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Saturday, July 30, 2011

Lilies of the Field - Finished!

I'm happy with this now.  The most important change I made was to Lavina's profile shape.  The bone above her left eye was too prominent and the shape was too angular.  Her left ear and left horn bud also needed tweaking.

I refined the modeling on her body and worked more on Adam's knee, finished the halters, worked a little higher on the grass, and enlarged the shadows. 

I also brightened Adam by adding orange highlights and glazing  over some of the highlight areas, particularly on the face, with light blue.  I also worked quite a bit more on Lavina's eye to, hopefully, enliven her expression.  So now it's time to leave them to their nap!

Friday, July 29, 2011

Lilies in the Field - Nearly Finished

Yes, I'm nearly finished, but it's those last steps that make or break the painting.

I scrubbed the idea of the weeds and wildflowers in the background.  After sketching in the fence wire I didn't like it - thougth it was too busy - so I took it back out and just simplified the area with greens.  After more work on the straw I think I'm close, and the lighter overall color there helps with the composition.

Adam's front knee needs work.  And I'm just not satisfied with Lavina.    She needs more modeling in her face and body, and her body under her needs to recede more.  Her halter needs more work too as it is too bright.

The light source is directly overhead, but I think the shadow under her nose needs to be bigger.  Somehow, she just doesn't look quite grounded.

I'll spend time scrutinizing it this evening and see what other ideas I can come up with.  It just doesn't "pop" yet.  (I hear people using that word all the time, especially for landscapes.  But I think I need a different word for animals.)  Or, to express it better, it just doesn't "breathe" yet!

Thursday, July 28, 2011

The Final Fiona

I made a few "final" changes to Fiona but never posted the result, so here she is. 

On to the Giraults and Lovin' It!

Today I worked on Adam, the calf on the left, using my Girault pastels.  I switched to those from the Rembrandts for two reasons.  The first is that the color range is better for this little guy, and the second is that the smaller size of the Girault pastel sticks makes the details of the fur easier.

It was slow going, but satisfying as it seemed to be working out pretty well.

Actually, before I started working on Adam's fur, I made a few minor but important corrections to the drawing - things I noticed last night when I set the painting up by the TV for liesurely scrutinizing.  I changed the curve of Adam's right horn and made several changes on Lavina, including widening her body and right knee, changing the slope of her nose, and changing the outline of her back and hips.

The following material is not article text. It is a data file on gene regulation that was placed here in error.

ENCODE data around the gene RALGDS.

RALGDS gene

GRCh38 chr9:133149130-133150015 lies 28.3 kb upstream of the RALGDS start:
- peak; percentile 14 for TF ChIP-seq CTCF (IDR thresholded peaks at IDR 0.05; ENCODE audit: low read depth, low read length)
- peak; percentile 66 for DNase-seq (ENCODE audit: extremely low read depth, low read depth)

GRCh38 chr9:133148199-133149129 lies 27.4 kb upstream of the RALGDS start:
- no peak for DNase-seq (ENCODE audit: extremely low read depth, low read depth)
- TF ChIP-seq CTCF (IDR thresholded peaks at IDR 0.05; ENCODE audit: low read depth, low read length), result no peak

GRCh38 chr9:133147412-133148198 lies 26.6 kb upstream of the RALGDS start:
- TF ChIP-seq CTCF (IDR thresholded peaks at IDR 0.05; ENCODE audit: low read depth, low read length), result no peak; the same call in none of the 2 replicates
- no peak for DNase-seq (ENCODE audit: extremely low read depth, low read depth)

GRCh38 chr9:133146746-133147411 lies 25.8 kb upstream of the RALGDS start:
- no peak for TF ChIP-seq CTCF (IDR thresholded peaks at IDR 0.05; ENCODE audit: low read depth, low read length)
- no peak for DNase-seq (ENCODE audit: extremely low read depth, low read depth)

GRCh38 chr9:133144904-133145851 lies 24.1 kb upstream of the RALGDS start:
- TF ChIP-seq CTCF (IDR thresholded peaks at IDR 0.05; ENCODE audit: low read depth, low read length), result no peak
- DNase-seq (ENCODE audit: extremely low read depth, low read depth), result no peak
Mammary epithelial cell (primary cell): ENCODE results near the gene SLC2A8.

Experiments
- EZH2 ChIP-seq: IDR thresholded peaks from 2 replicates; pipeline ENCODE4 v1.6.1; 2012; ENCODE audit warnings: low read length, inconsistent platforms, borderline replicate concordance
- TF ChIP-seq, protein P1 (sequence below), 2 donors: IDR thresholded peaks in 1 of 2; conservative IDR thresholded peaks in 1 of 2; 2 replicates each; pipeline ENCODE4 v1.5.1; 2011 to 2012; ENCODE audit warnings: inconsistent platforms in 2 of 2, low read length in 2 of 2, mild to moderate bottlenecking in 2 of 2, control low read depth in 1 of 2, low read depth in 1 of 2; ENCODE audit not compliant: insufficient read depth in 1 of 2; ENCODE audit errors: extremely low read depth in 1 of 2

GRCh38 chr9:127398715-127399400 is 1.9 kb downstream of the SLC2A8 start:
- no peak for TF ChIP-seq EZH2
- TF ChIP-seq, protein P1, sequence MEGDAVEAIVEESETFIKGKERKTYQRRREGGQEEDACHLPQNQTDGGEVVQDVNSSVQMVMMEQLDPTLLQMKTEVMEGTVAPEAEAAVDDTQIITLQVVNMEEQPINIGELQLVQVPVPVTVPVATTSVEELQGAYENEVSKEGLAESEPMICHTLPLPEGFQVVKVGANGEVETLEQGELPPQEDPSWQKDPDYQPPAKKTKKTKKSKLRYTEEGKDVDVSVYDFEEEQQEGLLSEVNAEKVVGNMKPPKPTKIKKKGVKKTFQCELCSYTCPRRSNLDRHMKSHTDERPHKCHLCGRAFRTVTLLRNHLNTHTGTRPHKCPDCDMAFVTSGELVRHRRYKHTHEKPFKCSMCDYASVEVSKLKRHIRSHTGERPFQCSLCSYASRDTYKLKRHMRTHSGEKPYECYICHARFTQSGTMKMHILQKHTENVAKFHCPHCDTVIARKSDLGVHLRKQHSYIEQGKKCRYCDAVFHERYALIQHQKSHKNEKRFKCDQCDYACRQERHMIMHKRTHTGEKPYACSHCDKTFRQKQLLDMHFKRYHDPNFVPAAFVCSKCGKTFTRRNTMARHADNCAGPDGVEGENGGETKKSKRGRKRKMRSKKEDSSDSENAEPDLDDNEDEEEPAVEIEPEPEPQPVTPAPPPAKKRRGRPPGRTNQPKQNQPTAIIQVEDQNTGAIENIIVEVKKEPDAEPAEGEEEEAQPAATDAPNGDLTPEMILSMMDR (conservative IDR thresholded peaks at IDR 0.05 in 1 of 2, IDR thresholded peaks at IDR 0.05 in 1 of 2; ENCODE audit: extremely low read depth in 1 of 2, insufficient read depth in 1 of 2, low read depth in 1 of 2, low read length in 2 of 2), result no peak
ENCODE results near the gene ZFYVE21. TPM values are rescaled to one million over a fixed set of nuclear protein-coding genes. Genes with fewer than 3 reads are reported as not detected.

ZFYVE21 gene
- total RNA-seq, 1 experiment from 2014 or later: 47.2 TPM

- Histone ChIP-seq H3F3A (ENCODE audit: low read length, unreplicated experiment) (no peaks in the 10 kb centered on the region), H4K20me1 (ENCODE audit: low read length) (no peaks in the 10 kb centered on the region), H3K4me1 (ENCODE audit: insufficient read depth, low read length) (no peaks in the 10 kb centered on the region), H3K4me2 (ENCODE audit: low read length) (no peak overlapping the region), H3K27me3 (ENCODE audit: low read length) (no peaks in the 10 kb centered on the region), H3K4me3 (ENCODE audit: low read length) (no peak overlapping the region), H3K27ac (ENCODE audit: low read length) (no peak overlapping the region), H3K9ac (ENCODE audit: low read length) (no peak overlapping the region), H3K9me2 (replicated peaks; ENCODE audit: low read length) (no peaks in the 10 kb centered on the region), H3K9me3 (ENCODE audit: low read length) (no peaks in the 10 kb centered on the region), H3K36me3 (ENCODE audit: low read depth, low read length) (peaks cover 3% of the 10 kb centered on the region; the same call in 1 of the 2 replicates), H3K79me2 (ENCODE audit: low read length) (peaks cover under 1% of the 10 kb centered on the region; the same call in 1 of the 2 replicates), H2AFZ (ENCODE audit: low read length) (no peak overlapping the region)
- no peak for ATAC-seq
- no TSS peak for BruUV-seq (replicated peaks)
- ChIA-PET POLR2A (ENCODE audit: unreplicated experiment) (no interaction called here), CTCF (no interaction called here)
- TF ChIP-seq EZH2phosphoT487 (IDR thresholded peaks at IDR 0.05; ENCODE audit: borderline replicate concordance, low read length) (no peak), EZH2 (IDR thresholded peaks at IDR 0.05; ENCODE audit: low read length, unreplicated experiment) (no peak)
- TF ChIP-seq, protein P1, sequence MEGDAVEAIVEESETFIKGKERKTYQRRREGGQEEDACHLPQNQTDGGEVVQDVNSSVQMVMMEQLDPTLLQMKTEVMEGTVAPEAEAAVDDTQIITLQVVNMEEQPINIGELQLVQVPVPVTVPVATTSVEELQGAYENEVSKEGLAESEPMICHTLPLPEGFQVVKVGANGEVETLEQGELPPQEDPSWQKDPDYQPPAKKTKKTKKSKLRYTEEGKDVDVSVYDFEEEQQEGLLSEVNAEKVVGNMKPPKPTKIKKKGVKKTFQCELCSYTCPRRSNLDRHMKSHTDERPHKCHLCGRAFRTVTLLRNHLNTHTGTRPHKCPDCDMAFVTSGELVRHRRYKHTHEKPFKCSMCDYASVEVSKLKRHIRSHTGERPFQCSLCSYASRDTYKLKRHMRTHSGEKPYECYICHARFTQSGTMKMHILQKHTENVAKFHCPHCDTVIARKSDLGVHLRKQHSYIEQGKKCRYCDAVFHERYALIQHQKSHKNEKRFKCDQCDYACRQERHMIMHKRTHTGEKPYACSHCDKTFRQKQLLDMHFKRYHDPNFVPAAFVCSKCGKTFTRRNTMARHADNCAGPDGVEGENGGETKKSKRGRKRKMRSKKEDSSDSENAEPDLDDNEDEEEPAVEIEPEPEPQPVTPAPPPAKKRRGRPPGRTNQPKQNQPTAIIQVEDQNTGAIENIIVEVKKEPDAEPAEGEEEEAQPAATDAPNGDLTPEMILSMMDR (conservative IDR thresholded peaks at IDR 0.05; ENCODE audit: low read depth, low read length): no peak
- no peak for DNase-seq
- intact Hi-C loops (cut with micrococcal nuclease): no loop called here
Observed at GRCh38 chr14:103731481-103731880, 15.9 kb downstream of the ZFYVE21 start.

The background is going to be very challening.  I have several photos of Mariposa lilies which I want to suggest in the background.  I may actually work on that next then come back to Lavina.

I am enjoying this project, and very much like my Giraults.

Tuesday, July 26, 2011

Working on the Calves

In this painting I switched from NuPastel to Rembrandts early in the game - after just one layer.  It seemed like the right thing to do.  And as I think about it, I think it was because the color range in NuPastel was just too limited.

I'm trying out these colors for the harnesses, and I think I like them.  And I have roughed in a background.  What I have in mind is for them to lay on hay with a area of bare dirt behind it and then thick pasture behind that.  I may need to put in some fence wire between the bare dirt and the pasture becuase the calves would be eating those lush plants if they could get at them.  I'm thinking of adding a few subtle wild lilies in the pasture to add a little "double entendre" to the painting's title.

Tonight I will be pondering the problem of the background - what will it be and how carefully should I paint it?  The hay realistically, the dirt less so, and the pasture just a suggestion?  Don't know yet.  But I do know that I would like to add a bit of the blues to some wild flowers in the pasture to integrate those colors.  There will also be blues on the highlights on Adam's fur.

But tomorrow - if I get a chance to paint - will be more work on the calves.

Lilies of the Field

The other day I was looking through my old photos from Livermore hoping to find some source material for my next animal painting.  Both the cows and donkeys inspired me and there was the usual complement of nice cat and dog photos.  I found a photo of calves on a hillside that I was going to work on.  I loved the composition and the poses of the calves, but there really wasn't enough detail.  That sent me to an internet search where I found several inspiring photos of Hereford calves.